Some doc­tors can make the worst of a bad situation

Daily Freeman (Kingston, NY) - - OPINION - Su­san Estrich Su­san Estrich is syn­di­cated by Cre­ators Syn­di­cate.

When I re­turned to prac­tic­ing law full time 10 years ago, one of the big­gest sur­prises was not the new tech­nol­ogy of e-fil­ing, or the new world of e-dis­cov­ery, but the stunning num­ber of bad lawyers I ran into on the other sides. I don’t mean lawyers who dis­agree with me; that’s what the ad­ver­sary sys­tem is about. I mean lawyers who miss the best ar­gu­ments for their client, miss the lead­ing cases, lose ar­gu­ments they should win and, in some cases, are barely able to put a sen­tence to­gether. And I’m talk­ing about the elite of Big Law — grad­u­ates of top law schools and mem­bers of well-re­garded firms.

Scary? A lit­tle. But most of my work is busi­ness lit­i­ga­tion. While the is­sues are im­por­tant and the stakes sub­stan­tial, no one’s life is on the line. In busi­ness lit­i­ga­tion, no one dies or sees their life per­ma­nently ru­ined by a bad lawyer.

What’s re­ally scary is that if there are this many bad lawyers, then could there also be this many bad doc­tors? And though I can tell the dif­fer­ence be­tween a good and a bad lawyer, how does some­one who is not a doc­tor know the dif­fer­ence be­tween a good and a bad doc­tor?

Ref­er­ences? Sure, we check ref­er­ences. The psy­chi­a­trist who I saw for 15 years had good ref­er­ences and a wait­ing list. A close friend told me how much the doc­tor had helped a friend of hers. Re­cently sep­a­rated with two small chil­dren, I knew I needed some­one to talk to. Dr. X was one of those ther­a­pists who talks to you and of­fers real ad­vice, which I thought I des­per­ately needed. Just not from her. For 15 years, ev­ery piece of ad­vice she gave me was hor­ri­bly wrong, seem­ingly de­signed to com­pletely de­stroy what was left of my fam­ily. And I lis­tened to her, and will re­gret it for the rest of my life.

Don’t let your sis­ter stay at your house, she told me. Why not? Since I fi­nally started do­ing the ex­act op­po­site of what Dr. X said, my sis­ter and I have fi­nally de­vel­oped the sort of adult re­la­tion­ship that could have pro­vided com­fort to both of us years ago.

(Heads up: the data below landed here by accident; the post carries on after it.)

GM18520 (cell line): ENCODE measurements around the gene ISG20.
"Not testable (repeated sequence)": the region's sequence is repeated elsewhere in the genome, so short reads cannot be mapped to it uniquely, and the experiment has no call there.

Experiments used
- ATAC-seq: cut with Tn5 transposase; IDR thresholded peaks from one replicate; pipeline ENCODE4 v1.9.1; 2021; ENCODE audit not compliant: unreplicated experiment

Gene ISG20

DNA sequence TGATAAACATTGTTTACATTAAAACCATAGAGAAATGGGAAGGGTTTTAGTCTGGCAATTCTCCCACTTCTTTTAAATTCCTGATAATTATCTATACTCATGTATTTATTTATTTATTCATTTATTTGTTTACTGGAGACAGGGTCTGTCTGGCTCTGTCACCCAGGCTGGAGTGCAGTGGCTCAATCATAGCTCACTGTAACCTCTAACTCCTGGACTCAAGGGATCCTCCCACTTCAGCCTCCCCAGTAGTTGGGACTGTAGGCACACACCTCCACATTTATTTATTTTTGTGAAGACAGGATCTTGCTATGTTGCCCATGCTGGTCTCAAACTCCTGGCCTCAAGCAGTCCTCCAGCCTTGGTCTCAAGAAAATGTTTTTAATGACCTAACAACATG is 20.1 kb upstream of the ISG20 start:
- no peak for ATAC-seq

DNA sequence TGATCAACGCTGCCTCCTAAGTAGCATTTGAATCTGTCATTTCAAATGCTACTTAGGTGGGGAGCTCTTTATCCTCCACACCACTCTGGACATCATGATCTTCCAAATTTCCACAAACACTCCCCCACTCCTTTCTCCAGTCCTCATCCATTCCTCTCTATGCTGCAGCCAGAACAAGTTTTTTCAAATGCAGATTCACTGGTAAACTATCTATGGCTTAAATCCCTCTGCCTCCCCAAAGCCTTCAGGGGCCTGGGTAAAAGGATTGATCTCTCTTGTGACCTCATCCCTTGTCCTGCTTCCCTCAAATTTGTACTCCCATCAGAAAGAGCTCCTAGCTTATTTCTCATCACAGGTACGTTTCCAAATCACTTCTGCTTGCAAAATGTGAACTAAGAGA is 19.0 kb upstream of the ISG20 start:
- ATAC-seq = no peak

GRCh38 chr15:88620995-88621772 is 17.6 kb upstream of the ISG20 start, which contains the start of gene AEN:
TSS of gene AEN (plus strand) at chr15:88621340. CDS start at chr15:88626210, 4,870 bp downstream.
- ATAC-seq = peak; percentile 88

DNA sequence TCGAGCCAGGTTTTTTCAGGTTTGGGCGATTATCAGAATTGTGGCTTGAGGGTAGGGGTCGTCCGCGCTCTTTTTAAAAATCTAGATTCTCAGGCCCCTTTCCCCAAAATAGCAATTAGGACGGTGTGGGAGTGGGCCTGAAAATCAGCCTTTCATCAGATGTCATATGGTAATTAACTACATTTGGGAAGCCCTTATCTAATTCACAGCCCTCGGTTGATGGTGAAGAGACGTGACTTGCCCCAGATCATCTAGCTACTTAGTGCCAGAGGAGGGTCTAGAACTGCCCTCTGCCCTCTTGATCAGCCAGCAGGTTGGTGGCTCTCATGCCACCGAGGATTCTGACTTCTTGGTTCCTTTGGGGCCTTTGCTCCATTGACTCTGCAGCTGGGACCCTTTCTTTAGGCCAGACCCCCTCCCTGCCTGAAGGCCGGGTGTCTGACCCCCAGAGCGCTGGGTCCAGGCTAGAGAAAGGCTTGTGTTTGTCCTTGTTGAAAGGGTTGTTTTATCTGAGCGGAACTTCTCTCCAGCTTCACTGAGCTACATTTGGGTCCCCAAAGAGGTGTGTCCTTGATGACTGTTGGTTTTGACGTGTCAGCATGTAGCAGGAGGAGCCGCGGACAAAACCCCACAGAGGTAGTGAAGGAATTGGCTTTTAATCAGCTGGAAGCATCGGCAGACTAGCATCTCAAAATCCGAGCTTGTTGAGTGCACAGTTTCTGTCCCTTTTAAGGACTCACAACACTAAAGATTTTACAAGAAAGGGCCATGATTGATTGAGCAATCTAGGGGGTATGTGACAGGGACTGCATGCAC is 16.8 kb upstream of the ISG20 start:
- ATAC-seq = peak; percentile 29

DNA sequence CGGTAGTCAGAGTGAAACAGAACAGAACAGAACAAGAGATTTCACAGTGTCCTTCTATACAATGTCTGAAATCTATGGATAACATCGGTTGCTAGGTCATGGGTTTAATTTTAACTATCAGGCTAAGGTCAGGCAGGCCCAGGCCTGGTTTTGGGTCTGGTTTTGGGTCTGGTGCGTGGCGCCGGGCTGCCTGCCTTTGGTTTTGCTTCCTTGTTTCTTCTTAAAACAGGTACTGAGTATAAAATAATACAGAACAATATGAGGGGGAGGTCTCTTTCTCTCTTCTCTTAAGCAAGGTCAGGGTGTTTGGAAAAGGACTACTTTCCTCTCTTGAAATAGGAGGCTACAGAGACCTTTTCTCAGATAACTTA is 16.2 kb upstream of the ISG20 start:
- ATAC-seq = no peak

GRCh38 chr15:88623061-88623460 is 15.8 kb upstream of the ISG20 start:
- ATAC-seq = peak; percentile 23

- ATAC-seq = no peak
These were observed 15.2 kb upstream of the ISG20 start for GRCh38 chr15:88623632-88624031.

Don’t go to your mother’s 80th birth­day party, she in­sisted. It will be a set­back for you. A set­back from what? As it turned out, it was my mother’s last birth­day. All my un­cles came. I will never for­give my­self for not go­ing, and I will never un­der­stand where this woman who had never met my mother got the nerve to direct me not to go.

The list goes on and on. Dr. X hated Hil­lary and Bill Clin­ton. I fi­nally told her I wasn’t paying her top dol­lar to dis­cuss peo­ple who I knew and liked and she didn’t know at all.

What fi­nally broke this camel’s back was when Dr. X told me that my daugh­ter would prance at my fu­neral.

How did she know? Be­cause Dr. X, in a prac­tice that I sub­se­quently learned is widely dis­fa­vored by good psy­chi­a­trists, was not just see­ing me. Oh, no. She was also see­ing my daugh­ter, my son and even my ex-hus­band. (She had con­vinced me that I should pay for his ses­sions as they would make him a bet­ter fa­ther.)

While I was try­ing to main­tain some sem­blance of a fam­ily, she was col­lect­ing thou­sands of dol­lars a week to tear us apart, with con­sid­er­able suc­cess.

“Your daugh­ter will prance at your fu­neral.”

What kind of doc­tor says that to a mother about the daugh­ter she loves more than life?

I am pur­posely not even us­ing her ini­tials. If any­thing I’ve said re­minds you of a doc­tor you’ve been see­ing, run don’t walk in the other direc­tion. Bad doc­tors are ev­ery­where.

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